“So, all of us here suffer from the same condition,” a female PCMA EduCon attendee said jokingly to the group departing for the learning excursion “Overcoming Imposter Syndrome: Insights & Tools to Stop Feeling ‘Less-Than,’” that took place at the performing arts theater Le Balcon, in Montréal. All of us women within hearing distance chuckled knowingly.
As a woman in the events industry, I’ve often followed the mantra “Fake it till you make it.” The difference between men and women is that most of us never stop believing that we keep on faking it, regardless of our achievements. According to a Harvard Business Review (HBR) article, “As white men progress, their feelings of doubt usually abate as their work and intelligence are validated over time.” Women, on the other hand, experience the opposite, the article’s authors, both women, say. They add, as a sign of proof: “Rarely are we invited to a women’s career development conference where a session on ‘overcoming imposter syndrome’ is not on the agenda.”
The EduCon session, led by Zoe Moore, strategic EDI consultant at Grow with Zomo, started off with a reminder to the audience to mind their own triggers, listen to learn, reflect on experiences that are not their own, as well as to speak their truth. Even if every single audience member raised their hand when Moore asked if they have ever felt “less than,” she wanted to guide the conversation in the most positive way that would lead to growth for both women and men.
While the events industry is female-dominated, as noted in an IBTM report on gender equality, not surprisingly “the number of men within the industry increases as we climb the seniority ladder.” Emma Abson, Ph.D., senior lecturer at Sheffield Hallam University, shared some of the reasons for the lack of female leadership in the business events industry at an event held on International Women’s Day 2023, according to micebook. Her preliminary research indicates factors at play include the challenge of achieving a work-life balance due to long working hours and high-pressure environments, a lack of support for women who have children, a difference in women’s leadership style compared to men’s, the fact that men are given more leadership opportunities and exhibit more confidence, and persistent sexual discrimination.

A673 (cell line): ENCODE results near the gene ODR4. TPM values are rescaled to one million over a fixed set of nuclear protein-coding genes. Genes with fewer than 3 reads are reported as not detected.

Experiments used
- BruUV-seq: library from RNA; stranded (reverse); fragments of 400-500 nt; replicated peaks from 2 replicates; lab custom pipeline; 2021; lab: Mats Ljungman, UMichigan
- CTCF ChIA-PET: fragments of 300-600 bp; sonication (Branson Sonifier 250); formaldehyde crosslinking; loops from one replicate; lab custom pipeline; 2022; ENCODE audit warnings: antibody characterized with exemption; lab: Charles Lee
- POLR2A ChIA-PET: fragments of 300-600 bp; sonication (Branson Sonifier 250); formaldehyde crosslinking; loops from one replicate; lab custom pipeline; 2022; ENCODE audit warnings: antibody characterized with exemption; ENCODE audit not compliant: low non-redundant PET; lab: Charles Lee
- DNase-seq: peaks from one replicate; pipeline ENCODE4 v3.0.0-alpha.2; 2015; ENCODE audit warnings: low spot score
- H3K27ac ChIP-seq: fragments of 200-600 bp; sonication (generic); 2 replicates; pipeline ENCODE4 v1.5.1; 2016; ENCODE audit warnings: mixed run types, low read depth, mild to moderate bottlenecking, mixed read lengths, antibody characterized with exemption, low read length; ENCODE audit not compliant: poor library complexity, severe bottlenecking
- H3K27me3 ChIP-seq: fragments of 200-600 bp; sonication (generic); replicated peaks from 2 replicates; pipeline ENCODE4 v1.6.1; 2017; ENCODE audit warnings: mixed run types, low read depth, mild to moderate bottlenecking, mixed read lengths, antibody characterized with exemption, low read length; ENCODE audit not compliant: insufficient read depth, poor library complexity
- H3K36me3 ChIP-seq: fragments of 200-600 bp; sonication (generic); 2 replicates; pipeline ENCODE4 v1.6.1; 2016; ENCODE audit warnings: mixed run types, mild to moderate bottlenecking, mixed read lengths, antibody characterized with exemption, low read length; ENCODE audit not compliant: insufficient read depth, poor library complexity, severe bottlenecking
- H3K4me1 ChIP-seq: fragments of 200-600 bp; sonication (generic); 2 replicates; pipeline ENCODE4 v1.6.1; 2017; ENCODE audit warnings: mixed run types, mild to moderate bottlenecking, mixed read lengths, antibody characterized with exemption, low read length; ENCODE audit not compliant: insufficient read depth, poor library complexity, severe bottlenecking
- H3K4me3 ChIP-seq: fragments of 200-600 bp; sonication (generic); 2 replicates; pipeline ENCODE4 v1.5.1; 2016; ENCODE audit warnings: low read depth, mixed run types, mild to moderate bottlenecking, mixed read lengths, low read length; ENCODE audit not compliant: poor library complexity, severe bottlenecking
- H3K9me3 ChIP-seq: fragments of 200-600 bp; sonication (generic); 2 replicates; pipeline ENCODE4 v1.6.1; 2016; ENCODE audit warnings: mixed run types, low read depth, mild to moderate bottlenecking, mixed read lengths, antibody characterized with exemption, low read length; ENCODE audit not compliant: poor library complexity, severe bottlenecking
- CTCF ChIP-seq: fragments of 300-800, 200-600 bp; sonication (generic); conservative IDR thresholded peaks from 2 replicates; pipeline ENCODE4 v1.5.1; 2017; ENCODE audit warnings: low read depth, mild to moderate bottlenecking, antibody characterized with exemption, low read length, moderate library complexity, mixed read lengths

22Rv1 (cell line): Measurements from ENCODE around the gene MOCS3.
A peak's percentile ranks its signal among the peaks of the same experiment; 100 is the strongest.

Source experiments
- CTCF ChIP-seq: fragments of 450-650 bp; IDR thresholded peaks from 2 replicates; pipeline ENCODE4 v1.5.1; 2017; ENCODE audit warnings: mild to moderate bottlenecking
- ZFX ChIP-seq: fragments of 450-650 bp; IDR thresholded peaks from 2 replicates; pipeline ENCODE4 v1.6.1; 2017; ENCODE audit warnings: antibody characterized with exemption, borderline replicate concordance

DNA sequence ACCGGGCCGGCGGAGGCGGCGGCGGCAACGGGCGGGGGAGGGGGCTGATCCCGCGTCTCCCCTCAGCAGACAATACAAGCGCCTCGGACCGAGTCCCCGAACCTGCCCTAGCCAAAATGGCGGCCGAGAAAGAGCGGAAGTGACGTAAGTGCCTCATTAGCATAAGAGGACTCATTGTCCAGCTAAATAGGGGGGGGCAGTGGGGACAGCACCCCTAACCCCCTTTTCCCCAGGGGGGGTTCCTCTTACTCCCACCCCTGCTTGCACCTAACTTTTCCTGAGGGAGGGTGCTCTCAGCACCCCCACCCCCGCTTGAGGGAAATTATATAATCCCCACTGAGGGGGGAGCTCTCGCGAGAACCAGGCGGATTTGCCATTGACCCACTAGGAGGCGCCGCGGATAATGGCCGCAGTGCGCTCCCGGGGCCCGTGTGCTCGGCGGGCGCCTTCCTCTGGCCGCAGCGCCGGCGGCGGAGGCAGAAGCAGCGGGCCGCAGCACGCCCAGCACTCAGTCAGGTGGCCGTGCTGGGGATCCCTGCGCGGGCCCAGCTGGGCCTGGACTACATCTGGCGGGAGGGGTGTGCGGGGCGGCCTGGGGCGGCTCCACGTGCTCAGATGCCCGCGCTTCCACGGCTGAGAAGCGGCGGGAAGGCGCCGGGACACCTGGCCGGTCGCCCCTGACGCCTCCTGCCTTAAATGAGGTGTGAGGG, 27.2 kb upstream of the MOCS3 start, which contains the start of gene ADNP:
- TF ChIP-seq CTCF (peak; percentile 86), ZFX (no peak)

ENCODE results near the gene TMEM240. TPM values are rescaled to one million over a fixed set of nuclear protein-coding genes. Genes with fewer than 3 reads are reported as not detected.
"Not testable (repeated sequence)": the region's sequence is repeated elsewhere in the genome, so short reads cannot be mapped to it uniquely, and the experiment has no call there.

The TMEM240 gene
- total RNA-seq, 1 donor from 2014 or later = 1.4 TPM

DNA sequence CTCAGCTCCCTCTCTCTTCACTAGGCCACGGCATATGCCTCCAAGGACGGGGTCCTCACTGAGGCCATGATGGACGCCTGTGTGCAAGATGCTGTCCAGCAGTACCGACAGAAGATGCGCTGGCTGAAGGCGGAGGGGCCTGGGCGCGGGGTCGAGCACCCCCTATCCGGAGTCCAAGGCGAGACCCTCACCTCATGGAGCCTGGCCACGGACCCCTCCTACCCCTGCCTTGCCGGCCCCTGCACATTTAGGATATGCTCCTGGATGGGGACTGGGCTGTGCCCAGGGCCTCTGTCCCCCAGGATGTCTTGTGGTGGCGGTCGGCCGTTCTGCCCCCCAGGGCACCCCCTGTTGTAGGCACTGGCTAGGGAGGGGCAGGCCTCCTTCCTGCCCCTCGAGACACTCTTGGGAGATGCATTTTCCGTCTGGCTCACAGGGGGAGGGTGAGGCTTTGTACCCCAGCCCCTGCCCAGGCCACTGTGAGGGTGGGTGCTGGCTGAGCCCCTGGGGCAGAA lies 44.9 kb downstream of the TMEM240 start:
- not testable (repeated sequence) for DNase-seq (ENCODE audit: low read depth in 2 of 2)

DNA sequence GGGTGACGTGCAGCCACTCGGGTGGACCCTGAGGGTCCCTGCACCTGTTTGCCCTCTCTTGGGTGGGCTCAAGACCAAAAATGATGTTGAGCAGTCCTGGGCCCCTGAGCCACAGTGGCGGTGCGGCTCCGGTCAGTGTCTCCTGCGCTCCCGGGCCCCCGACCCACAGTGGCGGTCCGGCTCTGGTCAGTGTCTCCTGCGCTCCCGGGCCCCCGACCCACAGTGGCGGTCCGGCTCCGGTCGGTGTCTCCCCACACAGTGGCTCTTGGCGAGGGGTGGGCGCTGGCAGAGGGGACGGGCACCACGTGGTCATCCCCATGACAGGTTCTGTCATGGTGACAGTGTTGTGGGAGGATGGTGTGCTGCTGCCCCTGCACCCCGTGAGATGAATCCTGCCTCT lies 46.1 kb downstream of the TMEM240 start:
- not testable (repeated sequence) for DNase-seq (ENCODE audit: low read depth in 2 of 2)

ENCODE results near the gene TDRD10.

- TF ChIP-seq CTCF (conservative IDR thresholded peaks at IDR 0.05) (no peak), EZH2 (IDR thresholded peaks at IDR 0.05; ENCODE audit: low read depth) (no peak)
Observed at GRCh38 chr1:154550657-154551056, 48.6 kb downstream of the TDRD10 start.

At EduCon, Moore raised the question of whether what we experience is really “a syndrome or a treatment,” alluding to the fact that imposter syndrome is a systemic issue, as the HBR article asserts. “Imposter syndrome puts the blame on individuals, without accounting for the historical and cultural contexts,” the authors write, and the treatment is directed towards “fixing women at work instead of fixing the places where women work.” Moore, an army veteran, shared a story from her military background and how she called out a superior who harassed her and others in the squad — a reminder that sometimes we can leverage the systems that let us down.
Moore said fixing the system requires “inclusive and supportive environments and challenging societal stereotypes.” On a personal level, she invited women to engage in more self-reflection, to challenge negative thoughts, seek support, and to recognize their own personal achievements. Following her prompt, the audience repeated after her: “My success is due to my knowledge, experience, and internal factors.” It’s just those persistent external factors that keep us questioning our abilities.
Magdalina Atanassova is digital media editor at Convene.